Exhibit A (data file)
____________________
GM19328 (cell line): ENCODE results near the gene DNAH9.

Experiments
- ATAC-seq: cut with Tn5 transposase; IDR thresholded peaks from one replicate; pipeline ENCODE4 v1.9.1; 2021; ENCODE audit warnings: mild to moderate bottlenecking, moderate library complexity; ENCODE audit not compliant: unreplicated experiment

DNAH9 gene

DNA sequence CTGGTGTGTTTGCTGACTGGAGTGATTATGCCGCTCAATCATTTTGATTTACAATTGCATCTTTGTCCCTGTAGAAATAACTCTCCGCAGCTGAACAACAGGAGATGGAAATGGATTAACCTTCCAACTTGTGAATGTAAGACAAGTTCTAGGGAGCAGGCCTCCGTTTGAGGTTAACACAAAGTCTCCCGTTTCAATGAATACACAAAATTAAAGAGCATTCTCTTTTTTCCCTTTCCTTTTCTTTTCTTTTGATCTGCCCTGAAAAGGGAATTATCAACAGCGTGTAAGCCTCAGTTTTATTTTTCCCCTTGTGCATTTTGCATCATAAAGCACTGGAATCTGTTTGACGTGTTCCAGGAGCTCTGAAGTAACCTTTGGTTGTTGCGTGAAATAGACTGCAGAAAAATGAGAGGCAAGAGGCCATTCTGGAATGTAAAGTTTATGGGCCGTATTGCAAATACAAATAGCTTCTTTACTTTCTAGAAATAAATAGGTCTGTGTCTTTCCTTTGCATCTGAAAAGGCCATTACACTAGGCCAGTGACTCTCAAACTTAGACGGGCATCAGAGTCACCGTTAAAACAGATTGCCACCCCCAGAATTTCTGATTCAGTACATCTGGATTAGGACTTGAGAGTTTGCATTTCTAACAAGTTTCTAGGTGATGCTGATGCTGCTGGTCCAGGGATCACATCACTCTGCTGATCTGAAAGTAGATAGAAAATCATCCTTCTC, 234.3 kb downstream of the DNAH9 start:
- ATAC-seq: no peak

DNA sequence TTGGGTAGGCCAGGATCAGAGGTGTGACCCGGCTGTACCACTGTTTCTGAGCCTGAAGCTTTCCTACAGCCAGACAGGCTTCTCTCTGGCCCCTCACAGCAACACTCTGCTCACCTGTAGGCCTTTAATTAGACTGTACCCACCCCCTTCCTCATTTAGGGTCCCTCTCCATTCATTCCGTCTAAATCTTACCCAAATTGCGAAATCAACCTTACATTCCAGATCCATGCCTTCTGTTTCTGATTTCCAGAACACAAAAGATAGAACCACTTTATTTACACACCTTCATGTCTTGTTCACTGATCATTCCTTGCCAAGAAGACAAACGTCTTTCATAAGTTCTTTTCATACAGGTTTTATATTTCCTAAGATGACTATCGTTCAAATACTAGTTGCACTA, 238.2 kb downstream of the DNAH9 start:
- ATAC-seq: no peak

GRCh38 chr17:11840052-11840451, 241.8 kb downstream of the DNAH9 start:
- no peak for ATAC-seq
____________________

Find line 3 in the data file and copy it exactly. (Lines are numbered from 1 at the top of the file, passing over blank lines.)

- ATAC-seq: cut with Tn5 transposase; IDR thresholded peaks from one replicate; pipeline ENCODE4 v1.9.1; 2021; ENCODE audit warnings: mild to moderate bottlenecking, moderate library complexity; ENCODE audit not compliant: unreplicated experiment